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Micropropagation and determination of essential oil components and antimicrobial activities of temu hitam (Curcuma aeruginosa roxb.)

Abdul Aziz, Julia (2015) Micropropagation and determination of essential oil components and antimicrobial activities of temu hitam (Curcuma aeruginosa roxb.). Masters thesis, Universiti Putra Malaysia.

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Abstract

Curcuma aeruginosa Roxb. which belongs to the family Zingiberaceae is one of the oriental herbs that is gaining popularity for its medicinal properties as tonic called ‘Jamu’. This species contains potential essential oils that have promising market potential with antimicrobial properties useful for food preservation, cosmetics and pharmaceutical treatment. The major constraints in the cultivation of C. aeruginosa are the low rate of propagation, has a period of dormancy, commercially exploited and poor flowering and seed set. Vegetative propagation through underground rhizomes often results in fungal disease that can influence the quality and quantity of essential oils within the plants. Thus, in vitro propagation is an alternative to accelerate plant multiplication for large scale production of true-to-type disease-free plants. The rhizome buds were tested on Murashige and Skoog medium containing BAP, Kin and TDZ at 0, 1,2, 4, 6, 8 and 10mg/l respectively. Shoot induction was achieved after 12 weeks of culture with a maximum of 2.55 shoots on MS medium containing 1 mg/l TDZ. The excised shoots were subcultured on MS medium containing 1 mg/l TDZ with different concentrations of NAA (0, 0.1, 0.5, 1, and 2 mg/l). The shoot multiplication rate was further enhanced to 7.55 shoots on MS medium supplemented with 1 mg/l TDZ and 2 mg/l NAA after 8 weeks of culture. Rooting was tested on IBA, IAA and NAA at 0.1, 0.5, 1, 2 and 4 mg/l. Optimum rooting (26.33 roots) was obtained in MS medium containing 0.1 mg/l IAA. Well rooted shoots were acclimatized on sand, peat, soil, peat : soil (1:1), peat :sand (1:1), sand : soil (1:1) and peat : soil : sand (1:1:1). The highest plantlet survival (89%) was in mixture of peat : soil : sand (1:1:1). The essential oils and chemical composition of both field grown plants and in vitro grown plantlets of C. aeruginosa were investigated. For the field grown plant, the optimum oil yield was produced from dried rhizomes 0.63% (v/w) followed by dried leaves 0.46% (v/w), fresh rhizomes 0.26% (v/w) and fresh leaves 0.20% (v/w). The major constituents of fresh leaves oil was curzerene and germacrone (5.16% and 4.91% respectively) while dried leaves, fresh and dried rhizomes were dominated by 1,8-cineole at 17.21%, 20.53% and 18.41% and dextro-camphor at 6.55%, 6.08% and 9.89% respectively. In vitro grown plantlets were divided into two parts (fresh shoots and roots). The yield obtained was 0.066% (v/w) for fresh roots and fresh shoots at 0.046% (v/w). The main group compounds in the fresh shoots oil were L-camphor (10.91%) and 1,8-cineole (6.51%) while fresh roots oil was dominated by methyl elaidate (8.99%) and methyl hexadecanoate (6.79%). The effectiveness of essential oil from different vegetative parts of C. aeruginosa field grown plant was tested on microorganisms. The oils from fresh leaves, dried leaves, fresh rhizomes and dried rhizomes exhibited moderate antibacterial activity against Gram positive bacteria Staphylococcus aureus, Bacillus subtillis and Gram negative bacteria Eschericia coli ranging from 7.00 to 10.00 mm. Moderate activities was also shown against two selected fungi Aspergillus niger and Candida albicans ranging from 7.00 – 9.66 mm zone of inhibition. Minimum inhibitory concentration (MIC) value to effectively inhibit the microbial activity was 0.00625 mg/μl except S. aureus which showed MIC at 0.0125 mg/μl. All the four extracted oils appeared to be inactive on Gram negative bacteria Serratia marcescens. From this study, the successful in vitro propagation of C.aeruginosa could provide large scale production of disease-free planting materials. For essential oil production, the dried rhizome of field grown C.aeruginosa plants were recommended as they produced more essential oil compared to leaves. Both dried and fresh rhizomes have potential as antimicrobial agent since they were dominated by 1,8-cineole and dextrocamphor which were reported to possess potent antimicrobial activity.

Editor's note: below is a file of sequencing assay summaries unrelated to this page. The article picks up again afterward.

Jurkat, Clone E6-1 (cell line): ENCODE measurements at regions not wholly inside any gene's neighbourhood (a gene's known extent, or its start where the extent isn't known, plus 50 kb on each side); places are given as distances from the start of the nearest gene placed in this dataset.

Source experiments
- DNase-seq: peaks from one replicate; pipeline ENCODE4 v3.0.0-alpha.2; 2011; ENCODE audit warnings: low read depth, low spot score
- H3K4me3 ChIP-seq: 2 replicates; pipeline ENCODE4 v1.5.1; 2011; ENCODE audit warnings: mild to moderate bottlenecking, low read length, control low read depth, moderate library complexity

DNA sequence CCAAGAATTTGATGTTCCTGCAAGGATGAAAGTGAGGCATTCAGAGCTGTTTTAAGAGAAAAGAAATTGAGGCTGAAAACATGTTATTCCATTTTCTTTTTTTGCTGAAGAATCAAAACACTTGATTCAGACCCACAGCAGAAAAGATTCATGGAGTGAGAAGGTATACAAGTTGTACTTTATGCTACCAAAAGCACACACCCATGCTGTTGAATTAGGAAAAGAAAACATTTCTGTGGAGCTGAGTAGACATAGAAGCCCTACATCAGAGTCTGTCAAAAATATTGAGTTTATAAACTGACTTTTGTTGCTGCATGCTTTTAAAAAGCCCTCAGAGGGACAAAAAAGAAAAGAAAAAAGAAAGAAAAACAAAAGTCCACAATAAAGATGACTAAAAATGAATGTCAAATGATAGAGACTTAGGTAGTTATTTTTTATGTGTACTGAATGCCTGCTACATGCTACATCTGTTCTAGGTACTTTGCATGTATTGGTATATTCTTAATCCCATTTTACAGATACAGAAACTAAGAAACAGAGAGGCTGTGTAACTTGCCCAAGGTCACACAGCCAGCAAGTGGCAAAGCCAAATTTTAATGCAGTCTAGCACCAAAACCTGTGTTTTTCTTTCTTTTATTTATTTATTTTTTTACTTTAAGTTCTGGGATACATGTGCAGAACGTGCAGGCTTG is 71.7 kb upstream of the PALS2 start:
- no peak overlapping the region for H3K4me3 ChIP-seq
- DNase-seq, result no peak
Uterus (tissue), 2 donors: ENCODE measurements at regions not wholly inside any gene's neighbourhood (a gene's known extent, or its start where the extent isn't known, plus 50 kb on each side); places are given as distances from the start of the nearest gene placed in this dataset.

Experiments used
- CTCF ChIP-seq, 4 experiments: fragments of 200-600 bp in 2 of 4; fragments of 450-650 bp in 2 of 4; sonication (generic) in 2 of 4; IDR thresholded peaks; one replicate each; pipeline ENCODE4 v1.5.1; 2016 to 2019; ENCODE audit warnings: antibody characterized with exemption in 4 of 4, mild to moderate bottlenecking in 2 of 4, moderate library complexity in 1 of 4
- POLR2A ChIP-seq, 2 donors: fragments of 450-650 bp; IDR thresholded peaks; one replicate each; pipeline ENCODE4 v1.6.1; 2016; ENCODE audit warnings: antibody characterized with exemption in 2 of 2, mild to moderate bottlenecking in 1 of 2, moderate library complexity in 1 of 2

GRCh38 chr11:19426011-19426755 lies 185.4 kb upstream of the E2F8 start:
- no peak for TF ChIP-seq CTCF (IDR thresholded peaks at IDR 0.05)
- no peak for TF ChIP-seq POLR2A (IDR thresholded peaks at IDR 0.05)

Item Type:Thesis (Masters)
Subject:Turmeric - Essences and essential oils
Subject:Micropropagation
Subject:Analysis
Chairman Supervisor:Associate Professor Maheran Abdul Aziz, PhD
Call Number:FP 2015 6
Faculty or Institute:Faculty of Agriculture
ID Code:56989
Deposited By: Haridan Mohd Jais
Deposited On:11 Sep 2017 13:16
Last Modified:11 Sep 2017 13:16

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